I have two questions related to agnostic learning, one specific and one more general, specifically when the distribution relative to which the learner must operate is given explicitly as part of the input.

The specific question is closely related to proper agnostic learning of k-Juntas, though the connection is fuzzy. Consider the following optimization problem.

Problem statement: You are given a set $S$ of $m$ binary strings in $\{0,1\}^n$, a boolean function $f: \{0,1\}^n \to \{0,1\}$, and a parameter $k$. Find a k-Junta $g:\{0,1\}^n \to \{0,1\}$ which agrees with $f$ on as many elements of $S$ as possible.

Question: What is the best (multiplicative or additive) approximation algorithm for this problem if you are allowed to query f on points in S, and are allowed to run in time polynomial in m, n, and k? What about if you are allowed to run in time polynomial in m,n and $2^k$?

I sense that the answer to this question may be known or follow directly from existing techniques. A literature search reveals several works on agnostic learning of k-Juntas relative to the uniform distribution, where additive approximation schemes are possible (see, e.g. here). Observe that the problem above differs from the settings considered in much of the literature in that the set of points S in the hypercube that we "care" about classifying correctly is explicitly given in the input. In essense, this can be thought of as learning with respect to a uniform distribution on a subset S of the hypercube, where the runtime of the learner may depend on the size of S and the learner is allowed to query $f$ on $S$. This interpretation raises a more general reference-request question.

Question: Is there literature on agnostic learning relative to "succinctly given" distributions? Anyone know of example papers? What are the keywords one should search for? Also, to what extent do upper/lower bound results on agnostic learning w.r.t the uniform distribution imply something for succinct-distribution variants of the same problem?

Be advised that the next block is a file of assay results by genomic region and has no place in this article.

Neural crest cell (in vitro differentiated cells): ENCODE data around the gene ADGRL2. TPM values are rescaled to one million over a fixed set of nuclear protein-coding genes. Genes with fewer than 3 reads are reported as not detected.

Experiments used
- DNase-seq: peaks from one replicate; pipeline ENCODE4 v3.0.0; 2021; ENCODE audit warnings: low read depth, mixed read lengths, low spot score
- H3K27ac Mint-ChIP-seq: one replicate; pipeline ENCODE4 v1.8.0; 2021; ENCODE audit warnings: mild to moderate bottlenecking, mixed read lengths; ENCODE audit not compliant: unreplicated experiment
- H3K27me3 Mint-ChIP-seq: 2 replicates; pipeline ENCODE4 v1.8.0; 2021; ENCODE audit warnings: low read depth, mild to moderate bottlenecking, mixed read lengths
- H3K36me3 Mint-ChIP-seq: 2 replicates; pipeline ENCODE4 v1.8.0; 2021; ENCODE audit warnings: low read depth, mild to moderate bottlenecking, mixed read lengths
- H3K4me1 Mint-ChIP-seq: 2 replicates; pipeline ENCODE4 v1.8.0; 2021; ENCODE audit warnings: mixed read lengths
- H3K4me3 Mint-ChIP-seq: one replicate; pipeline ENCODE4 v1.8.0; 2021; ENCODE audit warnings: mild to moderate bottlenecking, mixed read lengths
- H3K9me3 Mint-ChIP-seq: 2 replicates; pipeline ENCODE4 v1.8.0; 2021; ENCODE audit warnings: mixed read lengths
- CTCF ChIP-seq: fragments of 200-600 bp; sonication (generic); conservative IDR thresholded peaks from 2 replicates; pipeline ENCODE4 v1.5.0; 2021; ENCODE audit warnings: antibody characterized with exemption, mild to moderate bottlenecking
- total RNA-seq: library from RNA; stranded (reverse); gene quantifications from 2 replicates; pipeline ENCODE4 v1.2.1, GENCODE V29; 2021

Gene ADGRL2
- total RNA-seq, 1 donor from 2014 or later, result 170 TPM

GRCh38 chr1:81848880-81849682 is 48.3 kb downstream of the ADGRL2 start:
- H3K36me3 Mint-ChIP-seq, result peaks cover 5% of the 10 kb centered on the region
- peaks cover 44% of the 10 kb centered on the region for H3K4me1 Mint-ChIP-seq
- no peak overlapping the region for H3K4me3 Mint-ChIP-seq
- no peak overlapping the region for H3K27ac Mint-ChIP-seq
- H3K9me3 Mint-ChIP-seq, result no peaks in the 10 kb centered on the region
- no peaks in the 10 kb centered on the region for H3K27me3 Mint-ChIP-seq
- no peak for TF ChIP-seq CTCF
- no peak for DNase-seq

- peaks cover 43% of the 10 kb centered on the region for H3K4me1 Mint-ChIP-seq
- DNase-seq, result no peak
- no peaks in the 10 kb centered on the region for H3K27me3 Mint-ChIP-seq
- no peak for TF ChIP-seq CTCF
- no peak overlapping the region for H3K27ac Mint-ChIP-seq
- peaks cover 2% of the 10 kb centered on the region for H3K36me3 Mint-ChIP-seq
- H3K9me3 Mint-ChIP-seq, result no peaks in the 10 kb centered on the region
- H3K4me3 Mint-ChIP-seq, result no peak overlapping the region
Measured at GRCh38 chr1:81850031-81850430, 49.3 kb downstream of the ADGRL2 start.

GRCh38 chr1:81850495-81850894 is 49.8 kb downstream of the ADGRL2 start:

• $\begingroup$ Addendum: I know that the k-Junta problem stated aboveis NP-complete, by a straightforward reduction from the "min-features" problem considered here. $\endgroup$
    – sd234
    May 18, 2012 at 23:10

1 Answer 1


Uniform convergence bounds should imply that agnostic learning with respect to a succinct distribution specified by a finite set S is no easier than learning with respect to the uniform distribution, at least for large enough $S$. Specifically, for any class of functions $C$ with VC-dimension $d$, the canonical algorithm which takes a randomly sampled collection of $m$ points for $m = O(d/\epsilon^2)$ and finds the function $f \in C$ which minimizes error with respect to the sample, will be within an additive $\epsilon$ of the minimum error function over the entire target distribution. So if you have an algorithm for agnostically learning with respect to an explicitly represented set of points $S$, you can learn over the uniform distribution by just taking a sufficiently large sample of points $S$ and feeding $S$ to your algorithm for concise distributions. In fact, this holds for any distribution, not just the uniform distribution.

Now there are ${d \choose k}\cdot 2^{2^{k}}$ size $k$ juntas, and so they have VC-dimension at most $d \leq 2^k + k\log d \approx 2^k$. So for large enough $S$ (at least, larger than $2^k$), lower bounds for agnostically learning w.r.t. the uniform distribution (or any other distribution) should apply to the problem of learning w.r.t. a concise distribution.


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